Mediality and Materiality in the History of Religions

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Bärbel Beinhauer-Köhler


The article discusses possible terminologies for labelling historical materials. Drawing on the history of the city of Cairo around the 12th century – to the Fatimid era and to later Ayyubid times – it looks at the documents of three religions on religious infrastructure donated by women. This reveals women’s ability to shape the public sphere. At least to a certain extent, the segregation of the sexes and the concept of the harem are questionable. This topic requires the reconstruction and re-reading of fragmental materials. Methodological reflections are helpful for dealing with different sources, mostly combinations of texts and archaeology, embedded in the current debate about material culture and media as well as materialization and mediation. It might seem anachronistic, but to specify these categories it is useful to compare this example with a contemporary study by Mia Lövheim on female Internet bloggers. In both cases we find women as self-confident agents in public spaces.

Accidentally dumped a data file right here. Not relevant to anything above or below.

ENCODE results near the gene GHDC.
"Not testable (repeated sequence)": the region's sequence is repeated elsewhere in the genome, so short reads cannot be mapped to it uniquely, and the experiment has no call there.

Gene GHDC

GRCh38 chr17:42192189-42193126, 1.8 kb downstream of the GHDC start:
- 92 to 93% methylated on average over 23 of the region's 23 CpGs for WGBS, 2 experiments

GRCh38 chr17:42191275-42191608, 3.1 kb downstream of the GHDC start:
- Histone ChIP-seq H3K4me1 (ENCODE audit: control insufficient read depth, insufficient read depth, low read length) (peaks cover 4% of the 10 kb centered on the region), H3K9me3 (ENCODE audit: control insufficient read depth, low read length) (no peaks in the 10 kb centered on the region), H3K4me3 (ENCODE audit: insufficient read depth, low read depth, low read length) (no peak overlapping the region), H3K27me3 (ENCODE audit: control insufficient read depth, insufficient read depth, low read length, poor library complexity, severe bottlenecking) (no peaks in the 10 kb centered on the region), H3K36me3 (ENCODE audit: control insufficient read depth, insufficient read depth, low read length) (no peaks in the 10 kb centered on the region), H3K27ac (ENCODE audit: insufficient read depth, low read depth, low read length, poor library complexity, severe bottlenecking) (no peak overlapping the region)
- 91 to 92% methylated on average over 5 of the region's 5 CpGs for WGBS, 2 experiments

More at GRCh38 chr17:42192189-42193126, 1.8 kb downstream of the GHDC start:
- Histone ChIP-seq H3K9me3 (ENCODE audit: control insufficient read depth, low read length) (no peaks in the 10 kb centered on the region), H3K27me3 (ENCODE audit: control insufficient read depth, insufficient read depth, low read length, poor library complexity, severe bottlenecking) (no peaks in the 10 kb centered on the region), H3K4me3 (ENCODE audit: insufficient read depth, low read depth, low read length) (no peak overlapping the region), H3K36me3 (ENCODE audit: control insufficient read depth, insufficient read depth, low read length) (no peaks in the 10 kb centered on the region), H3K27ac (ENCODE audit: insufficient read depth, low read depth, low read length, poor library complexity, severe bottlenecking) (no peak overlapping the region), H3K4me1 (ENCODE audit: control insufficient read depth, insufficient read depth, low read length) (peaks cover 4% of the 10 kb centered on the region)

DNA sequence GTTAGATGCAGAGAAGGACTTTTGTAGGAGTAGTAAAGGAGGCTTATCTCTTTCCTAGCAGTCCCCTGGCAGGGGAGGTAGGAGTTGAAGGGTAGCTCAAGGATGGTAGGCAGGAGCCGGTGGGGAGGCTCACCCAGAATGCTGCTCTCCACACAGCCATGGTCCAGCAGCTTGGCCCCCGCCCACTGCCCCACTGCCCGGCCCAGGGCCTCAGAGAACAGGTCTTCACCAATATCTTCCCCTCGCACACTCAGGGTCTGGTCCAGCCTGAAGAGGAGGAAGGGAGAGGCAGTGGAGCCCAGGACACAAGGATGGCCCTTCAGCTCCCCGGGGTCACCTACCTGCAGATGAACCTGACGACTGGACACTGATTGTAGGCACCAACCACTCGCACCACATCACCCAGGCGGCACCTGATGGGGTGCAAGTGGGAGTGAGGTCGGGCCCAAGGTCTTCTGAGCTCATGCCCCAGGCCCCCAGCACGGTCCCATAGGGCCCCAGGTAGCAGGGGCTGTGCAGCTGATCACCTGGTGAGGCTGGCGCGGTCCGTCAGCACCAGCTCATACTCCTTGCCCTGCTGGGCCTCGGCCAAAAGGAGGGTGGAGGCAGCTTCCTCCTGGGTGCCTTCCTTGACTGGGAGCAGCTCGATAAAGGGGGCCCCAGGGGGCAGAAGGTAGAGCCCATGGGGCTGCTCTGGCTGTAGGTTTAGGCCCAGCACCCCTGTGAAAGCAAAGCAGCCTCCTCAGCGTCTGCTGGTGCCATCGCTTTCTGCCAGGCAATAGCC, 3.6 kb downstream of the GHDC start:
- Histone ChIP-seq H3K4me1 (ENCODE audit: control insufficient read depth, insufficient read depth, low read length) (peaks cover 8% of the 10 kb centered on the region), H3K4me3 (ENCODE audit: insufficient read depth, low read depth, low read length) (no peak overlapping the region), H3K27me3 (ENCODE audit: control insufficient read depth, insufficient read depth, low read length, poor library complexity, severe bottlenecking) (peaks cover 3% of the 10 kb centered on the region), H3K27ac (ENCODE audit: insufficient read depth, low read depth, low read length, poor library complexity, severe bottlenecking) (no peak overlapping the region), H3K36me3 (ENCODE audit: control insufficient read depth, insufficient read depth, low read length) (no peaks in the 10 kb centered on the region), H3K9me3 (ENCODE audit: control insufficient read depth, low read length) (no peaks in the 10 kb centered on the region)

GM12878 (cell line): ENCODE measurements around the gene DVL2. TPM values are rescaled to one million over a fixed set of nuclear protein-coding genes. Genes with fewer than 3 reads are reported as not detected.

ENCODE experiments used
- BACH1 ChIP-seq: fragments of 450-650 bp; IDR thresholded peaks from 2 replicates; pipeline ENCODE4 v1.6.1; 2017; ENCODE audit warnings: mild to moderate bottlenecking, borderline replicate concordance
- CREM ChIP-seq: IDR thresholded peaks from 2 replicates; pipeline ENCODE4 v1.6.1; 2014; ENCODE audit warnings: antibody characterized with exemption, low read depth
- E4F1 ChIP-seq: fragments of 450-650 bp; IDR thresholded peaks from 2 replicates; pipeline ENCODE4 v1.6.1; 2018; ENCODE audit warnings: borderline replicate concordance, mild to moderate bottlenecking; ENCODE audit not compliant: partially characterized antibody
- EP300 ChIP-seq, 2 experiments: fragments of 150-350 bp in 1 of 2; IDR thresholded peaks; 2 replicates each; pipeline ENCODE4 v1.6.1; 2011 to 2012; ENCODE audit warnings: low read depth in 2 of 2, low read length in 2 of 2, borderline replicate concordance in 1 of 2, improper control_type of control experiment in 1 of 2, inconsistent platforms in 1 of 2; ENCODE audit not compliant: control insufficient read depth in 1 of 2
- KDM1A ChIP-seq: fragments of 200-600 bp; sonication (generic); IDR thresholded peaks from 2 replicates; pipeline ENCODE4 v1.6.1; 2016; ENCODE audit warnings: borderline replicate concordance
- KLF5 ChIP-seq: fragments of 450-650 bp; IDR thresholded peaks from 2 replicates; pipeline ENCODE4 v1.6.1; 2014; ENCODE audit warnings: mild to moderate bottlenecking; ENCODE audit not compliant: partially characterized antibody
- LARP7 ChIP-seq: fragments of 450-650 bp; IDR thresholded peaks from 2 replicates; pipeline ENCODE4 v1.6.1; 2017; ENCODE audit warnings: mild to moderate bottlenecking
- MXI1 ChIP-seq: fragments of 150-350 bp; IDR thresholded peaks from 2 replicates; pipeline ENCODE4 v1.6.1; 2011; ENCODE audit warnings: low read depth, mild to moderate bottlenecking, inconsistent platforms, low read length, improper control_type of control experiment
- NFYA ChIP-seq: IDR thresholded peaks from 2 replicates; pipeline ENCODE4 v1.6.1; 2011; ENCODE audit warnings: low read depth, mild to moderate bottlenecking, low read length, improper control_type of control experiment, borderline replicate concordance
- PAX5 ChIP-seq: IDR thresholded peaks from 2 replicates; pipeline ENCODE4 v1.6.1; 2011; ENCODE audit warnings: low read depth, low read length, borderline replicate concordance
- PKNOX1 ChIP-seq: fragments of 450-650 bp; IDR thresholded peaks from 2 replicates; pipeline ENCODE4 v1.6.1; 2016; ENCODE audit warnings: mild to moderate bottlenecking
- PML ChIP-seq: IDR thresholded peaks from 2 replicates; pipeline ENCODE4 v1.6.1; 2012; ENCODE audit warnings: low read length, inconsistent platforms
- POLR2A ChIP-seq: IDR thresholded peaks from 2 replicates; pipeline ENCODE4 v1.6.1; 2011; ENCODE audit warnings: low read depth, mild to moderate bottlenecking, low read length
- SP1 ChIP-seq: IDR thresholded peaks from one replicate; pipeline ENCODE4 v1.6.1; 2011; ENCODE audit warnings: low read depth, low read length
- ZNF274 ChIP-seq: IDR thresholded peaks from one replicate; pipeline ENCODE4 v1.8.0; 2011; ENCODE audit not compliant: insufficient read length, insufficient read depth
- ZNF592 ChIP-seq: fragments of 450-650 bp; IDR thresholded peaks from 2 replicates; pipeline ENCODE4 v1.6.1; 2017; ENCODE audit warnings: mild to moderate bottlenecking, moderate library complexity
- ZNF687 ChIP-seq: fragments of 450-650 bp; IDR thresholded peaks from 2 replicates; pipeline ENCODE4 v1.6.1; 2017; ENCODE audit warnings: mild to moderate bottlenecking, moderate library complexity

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Author Biography

Bärbel Beinhauer-Köhler, Department of History of Religions, Philipps-University, Marburg

Prof. Dr. Bärbel Beinhauer-Köhler teaches History of Religions at Philipps-University in Marburg. Her research interests are Islam, visual cultures, material religion, sacred architecture and spaces, the "in-between" of religions and cultures, and Islam and gender.


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